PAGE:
Spring Clean Your Body
Photography by: Glen Wexler
Detox is a perfectly natural process--in fact, your body already detoxifies itself as it goes about its business.
Think of it as a well-organized sanitation system. Your five main detox systems--lymphatic, respiratory, urinary, the gastrointestinal tract, and the skin--work in concert to neutralize and eliminate potentially harmful substances, from the outside (pesticides, food additives, airborne allergens) as well as the inside (free radicals, metabolic waste). The hydrochloric acid in your stomach kills bacteria; your colon readies wastes for expulsion; your skin secretes toxins via sweat. The tiny vessels that make up your lymphatic system act like garbage trucks that shuttle fluids, fats, and waste throughout your body, channeling these to your liver, which constantly filters and purifies the blood. ("The liver decides which substances the body needs, and which to purge," Gittleman says. "It's the key to life.")
Look deeper, and you'll see that all this activity begins at the cellular level with glutathione, a molecule made up of amino acids. Just as we identify trash by placing it at the curb, glutathione binds with harmful wastes, tagging them for expulsion from the cell. Normally, the availability of glutathione adjusts according to the amount of toxins present.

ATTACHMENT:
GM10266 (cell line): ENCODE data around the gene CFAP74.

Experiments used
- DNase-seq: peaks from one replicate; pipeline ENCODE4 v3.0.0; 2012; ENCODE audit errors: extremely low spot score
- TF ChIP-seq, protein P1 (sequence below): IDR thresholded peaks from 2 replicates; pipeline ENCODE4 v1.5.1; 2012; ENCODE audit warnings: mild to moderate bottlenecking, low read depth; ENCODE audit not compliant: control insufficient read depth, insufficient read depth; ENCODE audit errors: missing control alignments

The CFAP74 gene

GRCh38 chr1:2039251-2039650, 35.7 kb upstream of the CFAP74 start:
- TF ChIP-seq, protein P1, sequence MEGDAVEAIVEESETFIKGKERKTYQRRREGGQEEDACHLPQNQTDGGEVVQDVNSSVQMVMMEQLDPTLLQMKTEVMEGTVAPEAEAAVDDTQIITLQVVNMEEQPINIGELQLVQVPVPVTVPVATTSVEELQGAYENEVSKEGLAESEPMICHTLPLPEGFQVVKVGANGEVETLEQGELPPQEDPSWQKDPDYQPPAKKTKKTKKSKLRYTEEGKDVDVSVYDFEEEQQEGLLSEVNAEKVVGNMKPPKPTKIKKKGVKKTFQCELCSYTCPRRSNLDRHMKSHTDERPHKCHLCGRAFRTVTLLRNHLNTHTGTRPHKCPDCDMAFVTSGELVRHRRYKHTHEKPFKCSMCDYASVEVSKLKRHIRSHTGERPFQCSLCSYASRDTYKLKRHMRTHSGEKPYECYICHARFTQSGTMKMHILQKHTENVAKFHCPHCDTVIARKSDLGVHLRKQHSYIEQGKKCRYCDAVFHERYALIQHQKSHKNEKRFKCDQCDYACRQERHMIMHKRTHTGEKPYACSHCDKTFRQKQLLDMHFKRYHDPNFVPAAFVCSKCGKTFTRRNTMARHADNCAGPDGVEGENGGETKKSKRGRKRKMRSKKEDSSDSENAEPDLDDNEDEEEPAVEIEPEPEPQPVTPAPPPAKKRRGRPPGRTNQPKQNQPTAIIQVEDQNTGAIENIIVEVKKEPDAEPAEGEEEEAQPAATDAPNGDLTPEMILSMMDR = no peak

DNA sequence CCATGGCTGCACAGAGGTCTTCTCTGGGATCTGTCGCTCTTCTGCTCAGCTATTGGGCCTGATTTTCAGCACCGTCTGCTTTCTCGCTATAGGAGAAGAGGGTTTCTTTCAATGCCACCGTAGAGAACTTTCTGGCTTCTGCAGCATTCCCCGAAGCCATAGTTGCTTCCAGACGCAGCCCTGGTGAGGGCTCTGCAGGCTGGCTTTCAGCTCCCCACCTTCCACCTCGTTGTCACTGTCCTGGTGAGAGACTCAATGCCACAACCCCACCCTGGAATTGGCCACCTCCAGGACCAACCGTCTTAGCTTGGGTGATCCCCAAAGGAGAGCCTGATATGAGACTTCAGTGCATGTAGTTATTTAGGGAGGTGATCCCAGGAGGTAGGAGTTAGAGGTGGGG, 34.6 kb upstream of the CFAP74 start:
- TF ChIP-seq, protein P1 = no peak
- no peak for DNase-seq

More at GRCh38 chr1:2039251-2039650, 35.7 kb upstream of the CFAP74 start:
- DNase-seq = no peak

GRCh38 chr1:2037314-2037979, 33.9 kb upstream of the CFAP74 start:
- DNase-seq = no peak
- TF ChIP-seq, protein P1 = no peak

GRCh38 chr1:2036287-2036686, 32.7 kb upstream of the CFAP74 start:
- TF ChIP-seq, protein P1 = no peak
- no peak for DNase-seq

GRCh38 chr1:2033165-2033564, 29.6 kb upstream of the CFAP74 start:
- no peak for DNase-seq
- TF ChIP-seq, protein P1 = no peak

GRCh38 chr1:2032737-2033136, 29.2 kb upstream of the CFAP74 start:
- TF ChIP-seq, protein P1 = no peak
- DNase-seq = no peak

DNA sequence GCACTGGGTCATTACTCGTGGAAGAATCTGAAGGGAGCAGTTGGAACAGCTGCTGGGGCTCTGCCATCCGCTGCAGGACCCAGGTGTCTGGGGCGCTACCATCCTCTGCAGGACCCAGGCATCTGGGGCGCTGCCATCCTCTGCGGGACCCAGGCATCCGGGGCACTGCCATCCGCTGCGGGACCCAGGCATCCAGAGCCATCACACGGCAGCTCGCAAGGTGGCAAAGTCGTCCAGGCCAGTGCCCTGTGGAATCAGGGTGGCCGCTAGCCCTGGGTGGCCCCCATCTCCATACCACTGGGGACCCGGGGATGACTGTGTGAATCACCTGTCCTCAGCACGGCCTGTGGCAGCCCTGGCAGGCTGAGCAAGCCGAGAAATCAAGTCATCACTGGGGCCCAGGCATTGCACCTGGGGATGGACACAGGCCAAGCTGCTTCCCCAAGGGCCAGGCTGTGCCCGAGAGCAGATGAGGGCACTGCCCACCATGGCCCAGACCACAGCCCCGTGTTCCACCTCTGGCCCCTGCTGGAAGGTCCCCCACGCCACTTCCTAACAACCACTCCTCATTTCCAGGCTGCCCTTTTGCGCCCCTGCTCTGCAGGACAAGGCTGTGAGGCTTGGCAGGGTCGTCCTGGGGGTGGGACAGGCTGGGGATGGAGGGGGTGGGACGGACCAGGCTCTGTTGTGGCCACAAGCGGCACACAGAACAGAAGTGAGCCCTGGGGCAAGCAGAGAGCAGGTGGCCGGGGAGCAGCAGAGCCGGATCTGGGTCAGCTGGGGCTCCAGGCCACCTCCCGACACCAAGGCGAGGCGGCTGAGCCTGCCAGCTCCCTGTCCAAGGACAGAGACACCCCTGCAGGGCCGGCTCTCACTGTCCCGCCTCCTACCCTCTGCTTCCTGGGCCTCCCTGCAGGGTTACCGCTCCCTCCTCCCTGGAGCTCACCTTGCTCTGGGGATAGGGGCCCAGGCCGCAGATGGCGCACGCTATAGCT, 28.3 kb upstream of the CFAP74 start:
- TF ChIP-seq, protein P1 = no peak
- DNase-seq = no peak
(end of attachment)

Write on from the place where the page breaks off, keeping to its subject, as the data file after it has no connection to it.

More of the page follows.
But there are limits. "Pesticides, herbicides, heavy metals--we get rid of these with the help of glutathione," says Sharol Tilgner, N.D., a naturopathic physician and owner of Wise Acres Herbal Educational Center in Pleasant Hill, Ore. "But as we do more damage to the planet, our bodies need to work harder. Glutathione gets used up more quickly--faster than we can replace it."
If too many harmful agents accumulate, your body is unable to expel them. The mercury your liver can't eliminate, for example, likely ends up in your hair, while xenoestrogens take up residence in your fat cells. This "body burden" can result in immediate problems like fatigue, headache, and low-back pain, and over time, it may create conditions ripe for disease.
"People used to take up cleansing as part of the old puritanical idea that our bodies are dirty, evil, and in need of purging," says Tilgner. "But our bodies are these beautiful temples that extract all the nutrients and fluids we need from food and get rid of what we don't need. So the question is really: How can we restore normal body function and elimination?"